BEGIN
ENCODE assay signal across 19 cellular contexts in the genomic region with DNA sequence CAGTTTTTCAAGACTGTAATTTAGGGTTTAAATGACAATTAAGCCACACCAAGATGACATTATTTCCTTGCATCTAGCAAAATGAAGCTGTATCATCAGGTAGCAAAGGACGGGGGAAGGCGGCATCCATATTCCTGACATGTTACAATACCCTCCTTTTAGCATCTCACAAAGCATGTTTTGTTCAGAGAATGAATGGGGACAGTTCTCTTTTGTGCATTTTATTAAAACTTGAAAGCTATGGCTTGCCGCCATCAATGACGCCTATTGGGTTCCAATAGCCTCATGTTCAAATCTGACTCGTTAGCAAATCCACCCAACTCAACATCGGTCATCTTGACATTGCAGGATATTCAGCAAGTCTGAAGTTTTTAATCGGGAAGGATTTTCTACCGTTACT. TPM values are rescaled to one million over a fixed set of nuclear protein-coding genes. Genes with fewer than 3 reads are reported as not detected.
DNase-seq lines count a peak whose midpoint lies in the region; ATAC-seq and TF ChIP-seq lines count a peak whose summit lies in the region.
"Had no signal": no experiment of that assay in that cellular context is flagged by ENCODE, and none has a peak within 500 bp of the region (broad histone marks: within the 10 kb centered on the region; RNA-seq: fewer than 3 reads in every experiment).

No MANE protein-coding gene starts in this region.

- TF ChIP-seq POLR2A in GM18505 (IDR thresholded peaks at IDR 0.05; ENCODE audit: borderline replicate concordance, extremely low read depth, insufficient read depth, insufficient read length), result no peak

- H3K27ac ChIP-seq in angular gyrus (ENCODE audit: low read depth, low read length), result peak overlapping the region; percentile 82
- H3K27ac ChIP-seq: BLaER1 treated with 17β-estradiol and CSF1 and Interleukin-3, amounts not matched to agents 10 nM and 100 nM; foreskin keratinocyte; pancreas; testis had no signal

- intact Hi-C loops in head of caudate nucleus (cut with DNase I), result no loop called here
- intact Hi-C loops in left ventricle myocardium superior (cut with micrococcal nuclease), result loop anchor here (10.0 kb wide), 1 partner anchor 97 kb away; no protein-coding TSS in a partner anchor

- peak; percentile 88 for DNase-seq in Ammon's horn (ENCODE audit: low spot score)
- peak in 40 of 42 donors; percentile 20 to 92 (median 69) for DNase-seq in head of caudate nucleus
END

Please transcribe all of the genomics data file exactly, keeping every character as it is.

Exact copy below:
ENCODE assay signal across 19 cellular contexts in the genomic region with DNA sequence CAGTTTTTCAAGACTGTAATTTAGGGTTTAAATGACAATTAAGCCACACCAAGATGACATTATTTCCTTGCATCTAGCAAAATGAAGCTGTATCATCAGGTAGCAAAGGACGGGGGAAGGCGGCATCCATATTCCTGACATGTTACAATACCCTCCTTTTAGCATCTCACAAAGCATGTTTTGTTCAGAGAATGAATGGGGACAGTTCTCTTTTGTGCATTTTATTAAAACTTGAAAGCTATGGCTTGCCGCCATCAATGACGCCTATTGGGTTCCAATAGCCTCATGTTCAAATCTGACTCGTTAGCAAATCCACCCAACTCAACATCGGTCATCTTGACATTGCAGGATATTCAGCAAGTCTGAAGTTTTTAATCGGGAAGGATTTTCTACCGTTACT. TPM values are rescaled to one million over a fixed set of nuclear protein-coding genes. Genes with fewer than 3 reads are reported as not detected.
DNase-seq lines count a peak whose midpoint lies in the region; ATAC-seq and TF ChIP-seq lines count a peak whose summit lies in the region.
"Had no signal": no experiment of that assay in that cellular context is flagged by ENCODE, and none has a peak within 500 bp of the region (broad histone marks: within the 10 kb centered on the region; RNA-seq: fewer than 3 reads in every experiment).

No MANE protein-coding gene starts in this region.

- TF ChIP-seq POLR2A in GM18505 (IDR thresholded peaks at IDR 0.05; ENCODE audit: borderline replicate concordance, extremely low read depth, insufficient read depth, insufficient read length), result no peak

- H3K27ac ChIP-seq in angular gyrus (ENCODE audit: low read depth, low read length), result peak overlapping the region; percentile 82
- H3K27ac ChIP-seq: BLaER1 treated with 17β-estradiol and CSF1 and Interleukin-3, amounts not matched to agents 10 nM and 100 nM; foreskin keratinocyte; pancreas; testis had no signal

- intact Hi-C loops in head of caudate nucleus (cut with DNase I), result no loop called here
- intact Hi-C loops in left ventricle myocardium superior (cut with micrococcal nuclease), result loop anchor here (10.0 kb wide), 1 partner anchor 97 kb away; no protein-coding TSS in a partner anchor

- peak; percentile 88 for DNase-seq in Ammon's horn (ENCODE audit: low spot score)
- peak in 40 of 42 donors; percentile 20 to 92 (median 69) for DNase-seq in head of caudate nucleus